Looking for Roman Mosaicists: From the Ground Up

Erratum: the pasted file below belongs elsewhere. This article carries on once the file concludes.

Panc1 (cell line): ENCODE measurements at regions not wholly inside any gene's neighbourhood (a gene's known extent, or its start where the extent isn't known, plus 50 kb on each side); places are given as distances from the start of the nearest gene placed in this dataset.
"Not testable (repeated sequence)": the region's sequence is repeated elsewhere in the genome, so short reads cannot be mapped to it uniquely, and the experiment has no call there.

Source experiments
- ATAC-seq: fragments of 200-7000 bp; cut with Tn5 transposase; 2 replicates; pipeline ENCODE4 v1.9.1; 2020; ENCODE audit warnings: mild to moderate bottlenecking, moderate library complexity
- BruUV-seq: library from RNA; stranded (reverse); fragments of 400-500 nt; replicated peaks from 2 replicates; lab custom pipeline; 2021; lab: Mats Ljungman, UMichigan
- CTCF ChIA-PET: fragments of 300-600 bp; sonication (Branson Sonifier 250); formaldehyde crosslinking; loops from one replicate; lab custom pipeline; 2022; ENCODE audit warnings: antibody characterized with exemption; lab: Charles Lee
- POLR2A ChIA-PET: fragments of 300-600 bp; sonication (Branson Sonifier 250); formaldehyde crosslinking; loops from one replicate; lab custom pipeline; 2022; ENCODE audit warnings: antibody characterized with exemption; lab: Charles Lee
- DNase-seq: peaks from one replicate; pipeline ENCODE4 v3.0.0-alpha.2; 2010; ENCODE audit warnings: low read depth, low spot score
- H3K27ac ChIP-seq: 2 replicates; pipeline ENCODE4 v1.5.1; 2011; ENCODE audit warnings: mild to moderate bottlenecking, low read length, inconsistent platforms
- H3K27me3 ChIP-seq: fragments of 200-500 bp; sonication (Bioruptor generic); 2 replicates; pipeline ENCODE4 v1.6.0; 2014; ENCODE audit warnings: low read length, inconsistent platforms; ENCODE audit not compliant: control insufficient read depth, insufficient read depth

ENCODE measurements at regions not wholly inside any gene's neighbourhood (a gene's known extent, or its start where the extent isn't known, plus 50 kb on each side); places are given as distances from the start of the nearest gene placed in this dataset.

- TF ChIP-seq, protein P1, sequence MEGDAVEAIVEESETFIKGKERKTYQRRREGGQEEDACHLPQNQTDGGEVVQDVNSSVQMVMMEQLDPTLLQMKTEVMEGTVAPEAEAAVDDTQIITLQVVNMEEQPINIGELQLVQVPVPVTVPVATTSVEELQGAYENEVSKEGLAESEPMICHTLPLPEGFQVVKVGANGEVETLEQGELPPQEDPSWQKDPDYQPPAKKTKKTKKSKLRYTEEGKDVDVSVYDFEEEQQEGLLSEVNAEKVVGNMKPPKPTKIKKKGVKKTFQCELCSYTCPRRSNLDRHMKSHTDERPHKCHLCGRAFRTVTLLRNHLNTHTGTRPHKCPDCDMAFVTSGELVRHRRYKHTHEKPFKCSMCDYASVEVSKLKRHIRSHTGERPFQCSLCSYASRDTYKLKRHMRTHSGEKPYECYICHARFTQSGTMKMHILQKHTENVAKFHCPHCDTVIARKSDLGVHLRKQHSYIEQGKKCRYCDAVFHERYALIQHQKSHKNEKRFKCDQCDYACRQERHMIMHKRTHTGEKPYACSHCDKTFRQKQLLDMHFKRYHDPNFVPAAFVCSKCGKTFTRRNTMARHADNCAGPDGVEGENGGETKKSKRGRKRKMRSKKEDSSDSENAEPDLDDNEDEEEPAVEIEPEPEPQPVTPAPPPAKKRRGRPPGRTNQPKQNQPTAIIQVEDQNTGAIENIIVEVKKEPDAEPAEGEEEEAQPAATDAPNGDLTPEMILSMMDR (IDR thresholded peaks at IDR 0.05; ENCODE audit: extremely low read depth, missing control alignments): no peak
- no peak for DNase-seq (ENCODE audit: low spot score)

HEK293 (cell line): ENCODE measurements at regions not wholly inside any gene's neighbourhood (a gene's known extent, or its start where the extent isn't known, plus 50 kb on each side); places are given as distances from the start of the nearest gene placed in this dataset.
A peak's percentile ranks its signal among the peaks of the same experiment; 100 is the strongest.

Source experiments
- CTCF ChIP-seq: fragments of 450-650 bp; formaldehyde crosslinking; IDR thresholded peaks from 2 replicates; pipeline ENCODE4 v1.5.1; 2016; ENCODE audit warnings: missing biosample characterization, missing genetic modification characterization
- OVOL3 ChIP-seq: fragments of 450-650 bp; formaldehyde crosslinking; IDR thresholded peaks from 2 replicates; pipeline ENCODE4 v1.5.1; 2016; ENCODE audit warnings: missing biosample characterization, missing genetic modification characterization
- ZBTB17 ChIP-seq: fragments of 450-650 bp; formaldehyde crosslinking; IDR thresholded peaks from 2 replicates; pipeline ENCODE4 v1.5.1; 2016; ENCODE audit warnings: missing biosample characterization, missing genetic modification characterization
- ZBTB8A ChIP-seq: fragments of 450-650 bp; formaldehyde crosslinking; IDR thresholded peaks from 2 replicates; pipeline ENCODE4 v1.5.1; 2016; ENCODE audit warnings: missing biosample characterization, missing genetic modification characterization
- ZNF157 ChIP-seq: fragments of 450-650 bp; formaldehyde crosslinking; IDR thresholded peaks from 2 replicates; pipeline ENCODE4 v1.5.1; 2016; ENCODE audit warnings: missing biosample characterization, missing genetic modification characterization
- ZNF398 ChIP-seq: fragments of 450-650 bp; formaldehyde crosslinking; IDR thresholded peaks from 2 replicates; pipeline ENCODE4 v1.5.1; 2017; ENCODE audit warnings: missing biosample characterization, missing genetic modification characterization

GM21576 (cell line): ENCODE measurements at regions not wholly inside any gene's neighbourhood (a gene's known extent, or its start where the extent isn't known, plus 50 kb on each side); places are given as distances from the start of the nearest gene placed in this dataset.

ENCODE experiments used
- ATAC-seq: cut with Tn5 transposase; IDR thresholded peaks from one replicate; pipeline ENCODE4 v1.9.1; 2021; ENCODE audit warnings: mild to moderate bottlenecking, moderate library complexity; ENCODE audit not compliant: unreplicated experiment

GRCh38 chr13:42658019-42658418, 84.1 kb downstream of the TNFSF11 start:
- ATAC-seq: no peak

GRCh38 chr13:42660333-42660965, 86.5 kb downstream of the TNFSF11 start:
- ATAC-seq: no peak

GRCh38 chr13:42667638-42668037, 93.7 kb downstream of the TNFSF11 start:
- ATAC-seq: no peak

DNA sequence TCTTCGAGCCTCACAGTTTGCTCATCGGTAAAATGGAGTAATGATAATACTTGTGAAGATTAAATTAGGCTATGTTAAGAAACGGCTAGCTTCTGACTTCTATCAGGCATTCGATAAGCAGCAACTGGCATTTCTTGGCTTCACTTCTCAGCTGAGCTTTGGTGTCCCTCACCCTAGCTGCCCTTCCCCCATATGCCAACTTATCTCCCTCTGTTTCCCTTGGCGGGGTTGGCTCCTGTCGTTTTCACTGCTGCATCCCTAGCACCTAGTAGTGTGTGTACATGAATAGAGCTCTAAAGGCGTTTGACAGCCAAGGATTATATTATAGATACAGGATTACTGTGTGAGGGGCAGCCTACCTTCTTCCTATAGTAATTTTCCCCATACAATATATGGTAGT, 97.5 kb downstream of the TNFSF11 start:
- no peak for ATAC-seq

Bee Candelaria, senior Classics major, will be presenting a paper based on their research in Italy this summer. She examines the network of mosaicists, which changes from being primarily Greek craftsmen (Kondoleon 2018) in the 2nd century B.C. to mainly Italian craftsmen in the 1st century A.D., as Rome politically shifts from Republic to Empire. Inscriptions attest to a network of artisans involved in marble mining, tesserae (“tiles”) manufacturing, and mosaic designing, constructing, and trading. Earlier mosaics, painting-like works of small, colorful, imported tesserae, reflect the Greek influence coming to Rome after annexing Greece in the 2nd century B.C. Once Augustus took sole commend of Rome, he championed conservative Roman values, seen in an austere aesthetic combining Romanness with Greek art forms. Mosaics beginning in the 1st century A.D. exemplify this aesthetic in geometric patterns of black-and-white, large, local tesserae. A Q&A will follow where Bee can also address questions on the fellowship and research process.